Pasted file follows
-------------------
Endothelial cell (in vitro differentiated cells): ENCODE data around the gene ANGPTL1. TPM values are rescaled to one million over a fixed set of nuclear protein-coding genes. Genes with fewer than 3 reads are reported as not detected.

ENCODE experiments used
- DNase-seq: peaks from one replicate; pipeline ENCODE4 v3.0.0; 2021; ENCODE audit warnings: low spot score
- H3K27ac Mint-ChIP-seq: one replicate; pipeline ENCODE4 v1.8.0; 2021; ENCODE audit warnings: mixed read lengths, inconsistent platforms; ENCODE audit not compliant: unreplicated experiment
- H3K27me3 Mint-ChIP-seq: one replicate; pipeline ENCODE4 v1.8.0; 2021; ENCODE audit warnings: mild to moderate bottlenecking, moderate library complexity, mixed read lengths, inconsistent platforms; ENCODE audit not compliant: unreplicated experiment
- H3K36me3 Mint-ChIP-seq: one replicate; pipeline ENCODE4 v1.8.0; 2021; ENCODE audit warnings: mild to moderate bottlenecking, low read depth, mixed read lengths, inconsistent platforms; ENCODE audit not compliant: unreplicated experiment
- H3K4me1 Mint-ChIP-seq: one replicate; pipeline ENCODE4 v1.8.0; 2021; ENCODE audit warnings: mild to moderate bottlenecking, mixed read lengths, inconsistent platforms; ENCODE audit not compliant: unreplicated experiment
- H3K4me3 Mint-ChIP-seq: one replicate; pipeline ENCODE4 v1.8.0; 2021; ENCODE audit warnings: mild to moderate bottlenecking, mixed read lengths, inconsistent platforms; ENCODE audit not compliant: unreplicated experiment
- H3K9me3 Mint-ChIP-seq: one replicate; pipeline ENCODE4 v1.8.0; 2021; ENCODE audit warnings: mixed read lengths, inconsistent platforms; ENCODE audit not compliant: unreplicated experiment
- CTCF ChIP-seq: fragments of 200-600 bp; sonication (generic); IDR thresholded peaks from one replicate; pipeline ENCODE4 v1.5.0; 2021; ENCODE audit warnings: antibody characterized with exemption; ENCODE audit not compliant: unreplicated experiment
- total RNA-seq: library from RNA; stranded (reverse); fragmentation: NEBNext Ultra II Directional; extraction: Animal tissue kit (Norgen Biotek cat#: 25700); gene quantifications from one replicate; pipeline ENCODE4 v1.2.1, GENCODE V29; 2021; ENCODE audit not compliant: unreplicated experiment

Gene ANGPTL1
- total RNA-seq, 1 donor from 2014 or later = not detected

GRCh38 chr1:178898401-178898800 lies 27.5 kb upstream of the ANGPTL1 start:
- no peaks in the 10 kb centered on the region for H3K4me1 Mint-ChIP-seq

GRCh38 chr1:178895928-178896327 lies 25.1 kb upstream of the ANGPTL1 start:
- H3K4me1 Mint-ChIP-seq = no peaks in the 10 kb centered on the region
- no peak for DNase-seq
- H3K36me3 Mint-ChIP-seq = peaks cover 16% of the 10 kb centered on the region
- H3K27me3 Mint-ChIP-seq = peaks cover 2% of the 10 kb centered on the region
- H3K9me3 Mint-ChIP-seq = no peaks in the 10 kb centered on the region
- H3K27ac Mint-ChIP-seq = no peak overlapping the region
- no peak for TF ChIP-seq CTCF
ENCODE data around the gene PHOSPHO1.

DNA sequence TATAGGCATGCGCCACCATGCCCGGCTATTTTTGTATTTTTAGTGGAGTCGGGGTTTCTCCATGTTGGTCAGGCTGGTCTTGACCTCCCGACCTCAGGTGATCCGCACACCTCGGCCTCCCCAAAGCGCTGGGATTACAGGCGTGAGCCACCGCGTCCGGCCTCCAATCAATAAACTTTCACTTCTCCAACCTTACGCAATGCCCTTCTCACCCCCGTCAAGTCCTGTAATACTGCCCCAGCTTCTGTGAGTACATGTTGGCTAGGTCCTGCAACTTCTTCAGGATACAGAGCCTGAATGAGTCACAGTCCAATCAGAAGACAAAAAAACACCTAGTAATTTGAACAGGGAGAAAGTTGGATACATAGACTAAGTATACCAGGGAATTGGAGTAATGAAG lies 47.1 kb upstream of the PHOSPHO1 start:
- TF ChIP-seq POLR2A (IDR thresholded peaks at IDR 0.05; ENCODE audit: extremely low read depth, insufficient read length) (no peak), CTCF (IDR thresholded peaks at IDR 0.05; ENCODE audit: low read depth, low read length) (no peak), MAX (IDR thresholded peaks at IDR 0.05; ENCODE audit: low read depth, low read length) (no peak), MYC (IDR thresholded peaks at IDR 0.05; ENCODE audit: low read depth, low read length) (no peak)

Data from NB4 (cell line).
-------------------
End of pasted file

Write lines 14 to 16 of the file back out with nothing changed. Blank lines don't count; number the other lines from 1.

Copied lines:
GRCh38 chr1:178898401-178898800 lies 27.5 kb upstream of the ANGPTL1 start:
- no peaks in the 10 kb centered on the region for H3K4me1 Mint-ChIP-seq

GRCh38 chr1:178895928-178896327 lies 25.1 kb upstream of the ANGPTL1 start: